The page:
• I’ve been so behind in my blogging (especially in comment follow-up) that I’m only catching up now. Thank you for the nomination, though!

      So far, so good with the plans. Mostly. Every day might have a little slippage of routine, but I find myself back on track soon enough.

  10. Mine is suffering, too, and my brain suffers when that happens.

    Let’s make it a back-to-school challenge. Or something. You know, without school or prizes.

    • I fear my routine is doing well . . . just that work is a HUGE portion of that routine. How are things holding up on your end?

  11. “and squee’ing” Yes, much squee’s were squee’d and fun was had by all.

    As much as I love my summers off, I absolutely love the routine the school year provides. My body, life, and mental-well-being benefit from knowing what will happen next and actually have that happen.

    You’ve got a good plan laid out. Now STICK to it. 😉
    but dude…gum instead of coffee?? That’s just masochistic.

    • In the afternoon . . . gum instead of coffee in the afternoon. You’re not as old as I am, but an afternoon coffee is just dangerous for me. I think I’ve missed entire nights of sleep because I thought I could drink coffee like I did in college.

      Much like there are many parties that I’ve missed because I thought I could drink alcohol like I did in college.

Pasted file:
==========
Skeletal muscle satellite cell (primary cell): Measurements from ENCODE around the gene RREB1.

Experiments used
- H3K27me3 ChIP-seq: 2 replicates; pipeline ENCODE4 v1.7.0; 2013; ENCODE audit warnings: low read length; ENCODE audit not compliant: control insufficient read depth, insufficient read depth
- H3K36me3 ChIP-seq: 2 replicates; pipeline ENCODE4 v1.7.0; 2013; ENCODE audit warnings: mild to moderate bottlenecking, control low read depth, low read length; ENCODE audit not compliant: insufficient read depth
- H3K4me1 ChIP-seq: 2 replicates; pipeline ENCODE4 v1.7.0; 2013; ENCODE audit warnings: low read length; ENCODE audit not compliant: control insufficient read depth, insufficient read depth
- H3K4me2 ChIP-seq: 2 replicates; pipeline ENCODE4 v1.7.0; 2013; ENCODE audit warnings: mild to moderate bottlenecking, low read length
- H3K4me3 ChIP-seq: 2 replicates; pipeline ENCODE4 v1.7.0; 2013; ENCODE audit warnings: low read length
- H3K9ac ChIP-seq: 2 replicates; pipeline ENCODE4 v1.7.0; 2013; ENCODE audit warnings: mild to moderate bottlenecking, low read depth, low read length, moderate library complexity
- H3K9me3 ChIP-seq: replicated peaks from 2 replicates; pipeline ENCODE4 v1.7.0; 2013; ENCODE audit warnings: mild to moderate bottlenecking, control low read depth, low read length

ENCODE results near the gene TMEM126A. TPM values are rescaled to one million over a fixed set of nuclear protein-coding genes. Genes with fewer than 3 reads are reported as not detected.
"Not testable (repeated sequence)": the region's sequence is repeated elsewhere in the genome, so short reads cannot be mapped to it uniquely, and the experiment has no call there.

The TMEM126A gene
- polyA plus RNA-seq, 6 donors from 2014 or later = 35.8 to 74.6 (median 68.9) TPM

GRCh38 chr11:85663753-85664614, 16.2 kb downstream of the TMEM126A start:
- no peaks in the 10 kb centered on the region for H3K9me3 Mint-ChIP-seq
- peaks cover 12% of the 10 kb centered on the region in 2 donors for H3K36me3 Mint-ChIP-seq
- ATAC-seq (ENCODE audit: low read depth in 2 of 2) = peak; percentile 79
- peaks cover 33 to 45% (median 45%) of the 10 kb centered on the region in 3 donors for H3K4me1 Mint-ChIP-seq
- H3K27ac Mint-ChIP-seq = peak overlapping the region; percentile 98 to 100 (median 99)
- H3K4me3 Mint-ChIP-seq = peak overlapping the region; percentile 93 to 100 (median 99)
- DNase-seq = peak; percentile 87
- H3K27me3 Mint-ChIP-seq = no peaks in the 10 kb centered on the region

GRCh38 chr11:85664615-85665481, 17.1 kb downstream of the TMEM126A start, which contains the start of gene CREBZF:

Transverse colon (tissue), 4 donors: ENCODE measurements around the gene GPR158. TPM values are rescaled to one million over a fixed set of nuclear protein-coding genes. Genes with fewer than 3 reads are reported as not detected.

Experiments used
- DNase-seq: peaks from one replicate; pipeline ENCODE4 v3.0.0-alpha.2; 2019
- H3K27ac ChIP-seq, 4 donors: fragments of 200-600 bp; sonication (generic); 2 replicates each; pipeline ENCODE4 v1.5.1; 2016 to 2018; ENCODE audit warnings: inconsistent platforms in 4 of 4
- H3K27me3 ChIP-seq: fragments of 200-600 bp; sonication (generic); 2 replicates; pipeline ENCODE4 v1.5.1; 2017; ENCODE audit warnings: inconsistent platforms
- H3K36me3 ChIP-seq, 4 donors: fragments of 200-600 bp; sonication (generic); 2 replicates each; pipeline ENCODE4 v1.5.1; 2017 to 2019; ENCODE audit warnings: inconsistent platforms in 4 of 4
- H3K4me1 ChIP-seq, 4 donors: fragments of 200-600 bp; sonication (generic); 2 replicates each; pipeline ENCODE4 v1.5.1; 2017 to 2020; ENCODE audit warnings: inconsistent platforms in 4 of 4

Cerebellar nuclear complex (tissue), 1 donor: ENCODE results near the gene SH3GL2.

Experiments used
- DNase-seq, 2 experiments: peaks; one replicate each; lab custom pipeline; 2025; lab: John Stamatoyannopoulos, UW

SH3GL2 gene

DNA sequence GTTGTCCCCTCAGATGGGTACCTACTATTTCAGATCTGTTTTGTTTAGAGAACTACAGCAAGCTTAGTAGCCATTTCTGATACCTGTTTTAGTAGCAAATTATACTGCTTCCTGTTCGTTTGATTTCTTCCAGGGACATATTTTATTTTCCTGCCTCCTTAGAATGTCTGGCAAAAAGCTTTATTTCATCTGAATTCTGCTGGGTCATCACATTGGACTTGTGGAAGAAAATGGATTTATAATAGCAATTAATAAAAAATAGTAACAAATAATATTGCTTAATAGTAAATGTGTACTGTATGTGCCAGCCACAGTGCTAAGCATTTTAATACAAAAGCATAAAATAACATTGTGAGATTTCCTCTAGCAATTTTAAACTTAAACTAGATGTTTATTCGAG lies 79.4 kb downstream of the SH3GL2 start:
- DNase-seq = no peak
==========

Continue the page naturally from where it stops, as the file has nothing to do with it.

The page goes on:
12. I need a quick in the ass too and I have no excuses. I am still doing weekend warrior type stuff, but my day to day routine has gone to shit. I know you’ll get back to your healthy habits, you’ve worked too hard!

    • Yeah, when push comes to shove, I know I’ll be “back” to whatever it takes to get myself healthy.

      But damn, I’ve had some episodes of poor choices for my health lately.

  13. I think it’s normal for the end of summer to feel crappily routine-less for people. I know it does for me! I’m looking forward to getting back in the swing of things with a routine and a more healthful lifestyle come fall.

    • Just curious how the end of summer has affected you & your clean-living ways…

  14. I hear this big time. I enjoy the break in routine that comes with summer but there is a point when it all falls into madness. And I never see it coming with enough lead time to head it off at the pass. We are one week away from routine. I’m looking forward to it.

    • You know, right now, with the kids at my kids’ ages, I can’t picture an actual routine at home . . . it’s just a state of madness all of the time. Which has its marvels, and scares me.

  15. i haven’t had a routine since before I was married. it BLOWS donkey balls. The non-routine, I mean.

    Sigh, here’s to your Two Week Adjustment period.

    • I kid you not, in the months leading up to my own wedding, I had my days planned out completely . . . I lost almost 100 pounds and was really, really happy.

      I, honestly, don’t think I’ll ever be able to get back to that established a routine again . . . and I’m ok with that, but things were really good then.

  16. I feel like you had a different point with this post, but now all I can think about is how much I want some cheese.